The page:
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I'm reading The Logic of Alice (Clear Thinking in Wonderland) and came across something interesting related to the many time Alice changes size in the story in a section called "Errors of Scale in Childhood." I thought it was going to refer to conservation/Piaget but instead it's talking about how children 18 to 30 months "sometimes fail to use information about object size and make serious attempts to perform impossible actions on those objects." Meaning a small child may try to put on doll shoes or sit in a chair that's too tiny for them. One of the suggestions is that children are just learning colors/texture/visual input. So they are organizing themselves to recognize a high heeled shoe is a converse shoe is a boot shoe what goes on your feets (and is not a t-shirt that goes over your head) --- so that once they recognize a doll shoe is a shoe by the part of their brain that recognizes visual clues for classification another part of their brain responsible for motor control hops in to try to do with it what you do with shoes, ie put them on your feet. As we get older the different parts of the brain work together, but little kids or some adults with specific types of brain disorders have problems. The author is a neuroscientist. Apparently this is a fairly recent line of scientific inquiry, so the author was impressed that long ago Carroll seemed to recognize this issue with children and sympathize enough with their frustrations in dealing with this issue to include it in the story.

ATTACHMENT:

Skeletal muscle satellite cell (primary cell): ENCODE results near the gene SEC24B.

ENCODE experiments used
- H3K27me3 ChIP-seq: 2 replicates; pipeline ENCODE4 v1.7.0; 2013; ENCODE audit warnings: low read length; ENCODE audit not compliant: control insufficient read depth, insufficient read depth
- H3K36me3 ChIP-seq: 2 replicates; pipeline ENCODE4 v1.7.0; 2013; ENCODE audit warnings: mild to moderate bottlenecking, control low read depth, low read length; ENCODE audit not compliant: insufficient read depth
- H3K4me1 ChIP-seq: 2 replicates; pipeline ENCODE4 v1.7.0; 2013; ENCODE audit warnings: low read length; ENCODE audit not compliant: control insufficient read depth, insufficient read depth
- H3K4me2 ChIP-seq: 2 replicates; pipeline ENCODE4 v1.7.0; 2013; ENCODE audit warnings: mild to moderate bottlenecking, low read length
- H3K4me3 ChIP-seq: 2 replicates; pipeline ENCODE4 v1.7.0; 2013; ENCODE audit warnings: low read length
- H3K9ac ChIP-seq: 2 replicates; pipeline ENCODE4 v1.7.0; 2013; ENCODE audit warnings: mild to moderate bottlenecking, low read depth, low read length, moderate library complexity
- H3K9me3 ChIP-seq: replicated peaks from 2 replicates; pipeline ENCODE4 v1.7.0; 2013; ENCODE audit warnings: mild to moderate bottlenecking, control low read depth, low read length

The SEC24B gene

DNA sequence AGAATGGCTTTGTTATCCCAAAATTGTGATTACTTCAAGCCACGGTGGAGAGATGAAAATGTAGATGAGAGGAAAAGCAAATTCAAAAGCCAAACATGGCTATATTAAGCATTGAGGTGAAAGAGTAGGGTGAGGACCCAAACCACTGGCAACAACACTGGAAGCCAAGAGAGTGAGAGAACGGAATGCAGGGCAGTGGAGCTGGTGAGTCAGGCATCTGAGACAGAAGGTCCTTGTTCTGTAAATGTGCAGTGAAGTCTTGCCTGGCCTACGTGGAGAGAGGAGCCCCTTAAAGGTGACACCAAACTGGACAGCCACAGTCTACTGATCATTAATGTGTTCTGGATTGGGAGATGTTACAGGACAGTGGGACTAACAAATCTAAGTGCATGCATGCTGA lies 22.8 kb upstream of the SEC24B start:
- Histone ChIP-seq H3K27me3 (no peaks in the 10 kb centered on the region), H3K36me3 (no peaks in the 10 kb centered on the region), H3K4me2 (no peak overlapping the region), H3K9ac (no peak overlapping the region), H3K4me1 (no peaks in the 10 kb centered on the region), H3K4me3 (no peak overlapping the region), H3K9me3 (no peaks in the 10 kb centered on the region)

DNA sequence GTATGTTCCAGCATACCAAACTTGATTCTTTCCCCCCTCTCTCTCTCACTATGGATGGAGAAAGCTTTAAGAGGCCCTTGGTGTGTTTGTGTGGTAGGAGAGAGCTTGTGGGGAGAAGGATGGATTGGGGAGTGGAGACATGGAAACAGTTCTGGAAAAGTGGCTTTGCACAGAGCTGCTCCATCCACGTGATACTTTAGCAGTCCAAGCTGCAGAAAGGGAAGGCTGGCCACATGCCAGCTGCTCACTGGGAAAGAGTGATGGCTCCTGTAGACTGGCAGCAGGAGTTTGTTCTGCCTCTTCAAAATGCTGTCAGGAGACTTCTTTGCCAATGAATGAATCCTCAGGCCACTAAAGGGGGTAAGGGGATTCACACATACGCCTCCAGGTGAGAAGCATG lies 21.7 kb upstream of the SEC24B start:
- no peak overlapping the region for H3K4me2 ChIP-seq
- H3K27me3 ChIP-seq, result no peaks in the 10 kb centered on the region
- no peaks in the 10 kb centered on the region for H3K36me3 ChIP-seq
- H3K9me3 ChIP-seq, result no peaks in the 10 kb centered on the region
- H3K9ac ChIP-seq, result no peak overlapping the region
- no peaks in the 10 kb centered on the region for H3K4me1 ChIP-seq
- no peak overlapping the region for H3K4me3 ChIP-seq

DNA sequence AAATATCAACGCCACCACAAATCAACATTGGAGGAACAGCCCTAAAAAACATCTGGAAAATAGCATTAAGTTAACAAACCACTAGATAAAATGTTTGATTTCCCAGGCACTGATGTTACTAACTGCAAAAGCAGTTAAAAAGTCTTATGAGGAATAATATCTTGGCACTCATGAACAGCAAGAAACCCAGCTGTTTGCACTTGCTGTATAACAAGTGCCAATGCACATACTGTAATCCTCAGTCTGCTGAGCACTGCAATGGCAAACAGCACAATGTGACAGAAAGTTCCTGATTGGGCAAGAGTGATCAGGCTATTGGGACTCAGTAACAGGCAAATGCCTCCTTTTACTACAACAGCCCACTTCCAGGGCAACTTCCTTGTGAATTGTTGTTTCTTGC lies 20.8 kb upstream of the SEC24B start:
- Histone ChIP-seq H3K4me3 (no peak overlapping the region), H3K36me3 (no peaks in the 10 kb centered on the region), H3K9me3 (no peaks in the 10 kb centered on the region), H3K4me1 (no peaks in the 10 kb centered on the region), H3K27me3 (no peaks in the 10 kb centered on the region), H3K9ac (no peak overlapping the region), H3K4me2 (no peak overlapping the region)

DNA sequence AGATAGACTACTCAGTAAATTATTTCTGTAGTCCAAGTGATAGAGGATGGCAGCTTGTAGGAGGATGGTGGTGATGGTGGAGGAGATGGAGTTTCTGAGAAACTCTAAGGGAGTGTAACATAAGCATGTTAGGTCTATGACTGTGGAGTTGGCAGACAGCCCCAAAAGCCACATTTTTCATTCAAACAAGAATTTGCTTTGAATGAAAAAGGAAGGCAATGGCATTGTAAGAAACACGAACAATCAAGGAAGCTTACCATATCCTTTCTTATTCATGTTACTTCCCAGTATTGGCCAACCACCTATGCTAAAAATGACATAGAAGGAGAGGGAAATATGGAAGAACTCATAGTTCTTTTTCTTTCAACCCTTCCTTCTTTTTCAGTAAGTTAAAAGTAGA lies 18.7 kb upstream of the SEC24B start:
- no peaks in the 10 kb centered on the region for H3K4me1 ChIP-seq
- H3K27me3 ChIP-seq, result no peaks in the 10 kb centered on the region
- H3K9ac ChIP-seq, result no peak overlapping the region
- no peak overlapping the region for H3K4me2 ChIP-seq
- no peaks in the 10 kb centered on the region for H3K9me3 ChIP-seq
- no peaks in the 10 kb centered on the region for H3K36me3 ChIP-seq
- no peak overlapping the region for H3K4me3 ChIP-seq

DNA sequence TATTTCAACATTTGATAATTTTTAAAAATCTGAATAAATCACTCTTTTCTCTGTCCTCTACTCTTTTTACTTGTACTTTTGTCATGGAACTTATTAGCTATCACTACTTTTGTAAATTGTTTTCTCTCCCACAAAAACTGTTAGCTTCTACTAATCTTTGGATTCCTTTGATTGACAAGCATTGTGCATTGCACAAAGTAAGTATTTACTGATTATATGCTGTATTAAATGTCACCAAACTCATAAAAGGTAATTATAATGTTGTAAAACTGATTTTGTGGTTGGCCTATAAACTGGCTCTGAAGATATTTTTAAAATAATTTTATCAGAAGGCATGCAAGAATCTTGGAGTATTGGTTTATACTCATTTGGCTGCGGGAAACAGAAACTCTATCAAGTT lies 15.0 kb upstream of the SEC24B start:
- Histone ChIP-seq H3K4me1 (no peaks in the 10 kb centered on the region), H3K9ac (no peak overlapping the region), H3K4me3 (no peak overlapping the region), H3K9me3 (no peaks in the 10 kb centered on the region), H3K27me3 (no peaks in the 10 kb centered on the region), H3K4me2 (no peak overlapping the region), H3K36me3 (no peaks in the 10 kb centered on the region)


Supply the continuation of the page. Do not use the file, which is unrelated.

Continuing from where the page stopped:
( 5 comments — Leave a comment )
Jan. 2nd, 2011 06:52 pm (UTC)
My mother found out during her teaching days that if you take a bowl of water and pour it into a glass--so that the top of the water is now higher than when it was in the bowl--small kids will insists that the glass has more water, even if they've seen you make the pour.
Jan. 3rd, 2011 01:50 am (UTC)
Yes! Your mother's description sounds like the concept of "conservation" to me - which is what I was expecting him to be talking about when I first began that paragraph. When we were studying it in the teacher education program they usually used the example of taking a short, fat glass and a tall, skinny glass - pour the water from the short to the tall glass and the child will say the tall glass has more water even though they see it's the same water going from one glass to another. (They also use play-dough as an example - roll out a short, fat "worm" then roll out a long, skinny "worm" and they will say one has more play-dough.)

So when the author went into another direction I hadn't heard of before I got quite excited. :D :D

The human mind and its development is so amazing.
Jan. 2nd, 2011 08:10 pm (UTC)
By the way, I'm going to be doing a biographical presentation on Charles Dodgson at the local Mensa gathering next month (prob on Feb. 12 afternoon) if you'd like to come.
Jan. 3rd, 2011 01:53 am (UTC)
Outstanding!! I would love to hear you speak.

The 12th is a Saturday. Do you have an idea of the time? I am in the Saturday choir at church so would need to be there by 4pm.
Jan. 3rd, 2011 11:19 am (UTC)
Haven't been assigned a time yet--I'll let you know soon as I do.
( 5 comments — Leave a comment )

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